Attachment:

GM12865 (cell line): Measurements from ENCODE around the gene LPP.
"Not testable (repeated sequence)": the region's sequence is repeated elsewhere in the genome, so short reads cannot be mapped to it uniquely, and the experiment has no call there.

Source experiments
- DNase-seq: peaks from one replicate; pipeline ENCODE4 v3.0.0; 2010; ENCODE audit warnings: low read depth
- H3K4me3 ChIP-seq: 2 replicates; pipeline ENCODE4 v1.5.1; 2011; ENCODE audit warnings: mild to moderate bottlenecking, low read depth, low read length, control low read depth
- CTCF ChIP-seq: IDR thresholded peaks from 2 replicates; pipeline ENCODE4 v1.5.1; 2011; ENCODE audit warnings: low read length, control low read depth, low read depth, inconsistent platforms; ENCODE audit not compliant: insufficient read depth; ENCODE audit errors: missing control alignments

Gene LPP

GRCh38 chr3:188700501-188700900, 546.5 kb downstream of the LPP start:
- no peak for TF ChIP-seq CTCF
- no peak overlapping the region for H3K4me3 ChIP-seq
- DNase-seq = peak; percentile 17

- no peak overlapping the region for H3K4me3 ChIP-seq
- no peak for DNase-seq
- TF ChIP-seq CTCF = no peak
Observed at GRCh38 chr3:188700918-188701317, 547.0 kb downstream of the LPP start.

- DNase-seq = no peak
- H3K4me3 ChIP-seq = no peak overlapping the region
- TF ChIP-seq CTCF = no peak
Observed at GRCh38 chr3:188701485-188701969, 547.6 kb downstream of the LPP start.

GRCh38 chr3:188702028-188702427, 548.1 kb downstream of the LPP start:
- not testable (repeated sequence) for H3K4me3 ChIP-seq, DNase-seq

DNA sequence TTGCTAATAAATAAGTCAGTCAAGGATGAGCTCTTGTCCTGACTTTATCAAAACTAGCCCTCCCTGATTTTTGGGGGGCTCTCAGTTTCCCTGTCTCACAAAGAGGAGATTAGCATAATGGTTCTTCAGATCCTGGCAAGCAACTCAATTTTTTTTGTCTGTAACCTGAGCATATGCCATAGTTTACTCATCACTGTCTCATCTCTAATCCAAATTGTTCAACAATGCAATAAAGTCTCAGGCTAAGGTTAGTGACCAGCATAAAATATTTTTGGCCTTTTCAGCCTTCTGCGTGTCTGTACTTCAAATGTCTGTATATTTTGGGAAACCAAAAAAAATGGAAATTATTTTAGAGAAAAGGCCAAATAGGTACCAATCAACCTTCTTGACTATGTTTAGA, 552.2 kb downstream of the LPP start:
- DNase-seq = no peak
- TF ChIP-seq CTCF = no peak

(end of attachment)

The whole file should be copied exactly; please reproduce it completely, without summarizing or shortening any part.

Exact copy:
GM12865 (cell line): Measurements from ENCODE around the gene LPP.
"Not testable (repeated sequence)": the region's sequence is repeated elsewhere in the genome, so short reads cannot be mapped to it uniquely, and the experiment has no call there.

Source experiments
- DNase-seq: peaks from one replicate; pipeline ENCODE4 v3.0.0; 2010; ENCODE audit warnings: low read depth
- H3K4me3 ChIP-seq: 2 replicates; pipeline ENCODE4 v1.5.1; 2011; ENCODE audit warnings: mild to moderate bottlenecking, low read depth, low read length, control low read depth
- CTCF ChIP-seq: IDR thresholded peaks from 2 replicates; pipeline ENCODE4 v1.5.1; 2011; ENCODE audit warnings: low read length, control low read depth, low read depth, inconsistent platforms; ENCODE audit not compliant: insufficient read depth; ENCODE audit errors: missing control alignments

Gene LPP

GRCh38 chr3:188700501-188700900, 546.5 kb downstream of the LPP start:
- no peak for TF ChIP-seq CTCF
- no peak overlapping the region for H3K4me3 ChIP-seq
- DNase-seq = peak; percentile 17

- no peak overlapping the region for H3K4me3 ChIP-seq
- no peak for DNase-seq
- TF ChIP-seq CTCF = no peak
Observed at GRCh38 chr3:188700918-188701317, 547.0 kb downstream of the LPP start.

- DNase-seq = no peak
- H3K4me3 ChIP-seq = no peak overlapping the region
- TF ChIP-seq CTCF = no peak
Observed at GRCh38 chr3:188701485-188701969, 547.6 kb downstream of the LPP start.

GRCh38 chr3:188702028-188702427, 548.1 kb downstream of the LPP start:
- not testable (repeated sequence) for H3K4me3 ChIP-seq, DNase-seq

DNA sequence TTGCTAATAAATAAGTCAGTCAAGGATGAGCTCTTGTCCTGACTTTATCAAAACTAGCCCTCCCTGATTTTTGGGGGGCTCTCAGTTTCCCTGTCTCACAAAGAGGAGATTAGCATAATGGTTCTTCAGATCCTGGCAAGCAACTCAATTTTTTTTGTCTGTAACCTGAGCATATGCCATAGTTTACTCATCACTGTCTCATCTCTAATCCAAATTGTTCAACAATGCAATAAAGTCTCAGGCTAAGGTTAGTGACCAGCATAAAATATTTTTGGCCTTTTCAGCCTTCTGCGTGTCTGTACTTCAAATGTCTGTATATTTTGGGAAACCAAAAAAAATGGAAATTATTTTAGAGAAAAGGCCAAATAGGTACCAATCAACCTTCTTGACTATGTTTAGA, 552.2 kb downstream of the LPP start:
- DNase-seq = no peak
- TF ChIP-seq CTCF = no peak